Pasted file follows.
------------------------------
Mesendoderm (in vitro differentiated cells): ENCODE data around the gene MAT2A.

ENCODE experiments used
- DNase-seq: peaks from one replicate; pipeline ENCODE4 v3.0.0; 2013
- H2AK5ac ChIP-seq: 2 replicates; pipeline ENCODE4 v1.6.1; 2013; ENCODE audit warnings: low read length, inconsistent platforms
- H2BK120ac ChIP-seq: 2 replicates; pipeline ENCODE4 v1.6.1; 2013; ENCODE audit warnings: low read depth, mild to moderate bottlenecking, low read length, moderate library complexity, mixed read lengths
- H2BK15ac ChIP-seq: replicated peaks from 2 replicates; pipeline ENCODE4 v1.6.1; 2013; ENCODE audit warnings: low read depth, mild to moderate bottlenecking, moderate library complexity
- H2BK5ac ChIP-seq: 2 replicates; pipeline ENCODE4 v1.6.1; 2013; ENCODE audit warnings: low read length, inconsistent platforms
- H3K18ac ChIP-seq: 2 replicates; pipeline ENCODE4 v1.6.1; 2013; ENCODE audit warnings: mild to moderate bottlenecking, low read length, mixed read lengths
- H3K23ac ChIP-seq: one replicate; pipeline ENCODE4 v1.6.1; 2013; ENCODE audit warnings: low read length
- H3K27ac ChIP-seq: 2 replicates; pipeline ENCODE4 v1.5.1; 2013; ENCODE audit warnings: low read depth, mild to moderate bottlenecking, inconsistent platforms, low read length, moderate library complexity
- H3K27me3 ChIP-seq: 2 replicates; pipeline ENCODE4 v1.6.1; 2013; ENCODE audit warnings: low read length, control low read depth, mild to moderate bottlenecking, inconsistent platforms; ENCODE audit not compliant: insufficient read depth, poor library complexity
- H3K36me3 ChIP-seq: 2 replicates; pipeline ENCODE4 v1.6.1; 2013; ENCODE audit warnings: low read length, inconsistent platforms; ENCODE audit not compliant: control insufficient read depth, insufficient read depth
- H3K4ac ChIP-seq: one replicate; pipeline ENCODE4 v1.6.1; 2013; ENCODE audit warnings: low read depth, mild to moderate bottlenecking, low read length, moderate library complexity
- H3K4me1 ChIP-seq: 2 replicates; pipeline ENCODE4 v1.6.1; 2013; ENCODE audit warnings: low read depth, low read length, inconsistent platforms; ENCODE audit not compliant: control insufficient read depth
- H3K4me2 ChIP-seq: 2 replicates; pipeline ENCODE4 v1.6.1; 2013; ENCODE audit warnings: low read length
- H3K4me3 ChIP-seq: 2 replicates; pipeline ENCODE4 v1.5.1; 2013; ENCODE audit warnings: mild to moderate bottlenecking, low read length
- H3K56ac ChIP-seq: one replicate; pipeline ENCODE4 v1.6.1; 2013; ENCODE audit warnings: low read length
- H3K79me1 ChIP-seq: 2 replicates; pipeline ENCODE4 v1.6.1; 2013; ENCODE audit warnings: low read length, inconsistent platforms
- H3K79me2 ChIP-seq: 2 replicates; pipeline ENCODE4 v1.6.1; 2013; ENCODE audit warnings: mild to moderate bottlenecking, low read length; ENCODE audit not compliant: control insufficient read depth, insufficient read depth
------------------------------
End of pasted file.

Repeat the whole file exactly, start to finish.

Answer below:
Mesendoderm (in vitro differentiated cells): ENCODE data around the gene MAT2A.

ENCODE experiments used
- DNase-seq: peaks from one replicate; pipeline ENCODE4 v3.0.0; 2013
- H2AK5ac ChIP-seq: 2 replicates; pipeline ENCODE4 v1.6.1; 2013; ENCODE audit warnings: low read length, inconsistent platforms
- H2BK120ac ChIP-seq: 2 replicates; pipeline ENCODE4 v1.6.1; 2013; ENCODE audit warnings: low read depth, mild to moderate bottlenecking, low read length, moderate library complexity, mixed read lengths
- H2BK15ac ChIP-seq: replicated peaks from 2 replicates; pipeline ENCODE4 v1.6.1; 2013; ENCODE audit warnings: low read depth, mild to moderate bottlenecking, moderate library complexity
- H2BK5ac ChIP-seq: 2 replicates; pipeline ENCODE4 v1.6.1; 2013; ENCODE audit warnings: low read length, inconsistent platforms
- H3K18ac ChIP-seq: 2 replicates; pipeline ENCODE4 v1.6.1; 2013; ENCODE audit warnings: mild to moderate bottlenecking, low read length, mixed read lengths
- H3K23ac ChIP-seq: one replicate; pipeline ENCODE4 v1.6.1; 2013; ENCODE audit warnings: low read length
- H3K27ac ChIP-seq: 2 replicates; pipeline ENCODE4 v1.5.1; 2013; ENCODE audit warnings: low read depth, mild to moderate bottlenecking, inconsistent platforms, low read length, moderate library complexity
- H3K27me3 ChIP-seq: 2 replicates; pipeline ENCODE4 v1.6.1; 2013; ENCODE audit warnings: low read length, control low read depth, mild to moderate bottlenecking, inconsistent platforms; ENCODE audit not compliant: insufficient read depth, poor library complexity
- H3K36me3 ChIP-seq: 2 replicates; pipeline ENCODE4 v1.6.1; 2013; ENCODE audit warnings: low read length, inconsistent platforms; ENCODE audit not compliant: control insufficient read depth, insufficient read depth
- H3K4ac ChIP-seq: one replicate; pipeline ENCODE4 v1.6.1; 2013; ENCODE audit warnings: low read depth, mild to moderate bottlenecking, low read length, moderate library complexity
- H3K4me1 ChIP-seq: 2 replicates; pipeline ENCODE4 v1.6.1; 2013; ENCODE audit warnings: low read depth, low read length, inconsistent platforms; ENCODE audit not compliant: control insufficient read depth
- H3K4me2 ChIP-seq: 2 replicates; pipeline ENCODE4 v1.6.1; 2013; ENCODE audit warnings: low read length
- H3K4me3 ChIP-seq: 2 replicates; pipeline ENCODE4 v1.5.1; 2013; ENCODE audit warnings: mild to moderate bottlenecking, low read length
- H3K56ac ChIP-seq: one replicate; pipeline ENCODE4 v1.6.1; 2013; ENCODE audit warnings: low read length
- H3K79me1 ChIP-seq: 2 replicates; pipeline ENCODE4 v1.6.1; 2013; ENCODE audit warnings: low read length, inconsistent platforms
- H3K79me2 ChIP-seq: 2 replicates; pipeline ENCODE4 v1.6.1; 2013; ENCODE audit warnings: mild to moderate bottlenecking, low read length; ENCODE audit not compliant: control insufficient read depth, insufficient read depth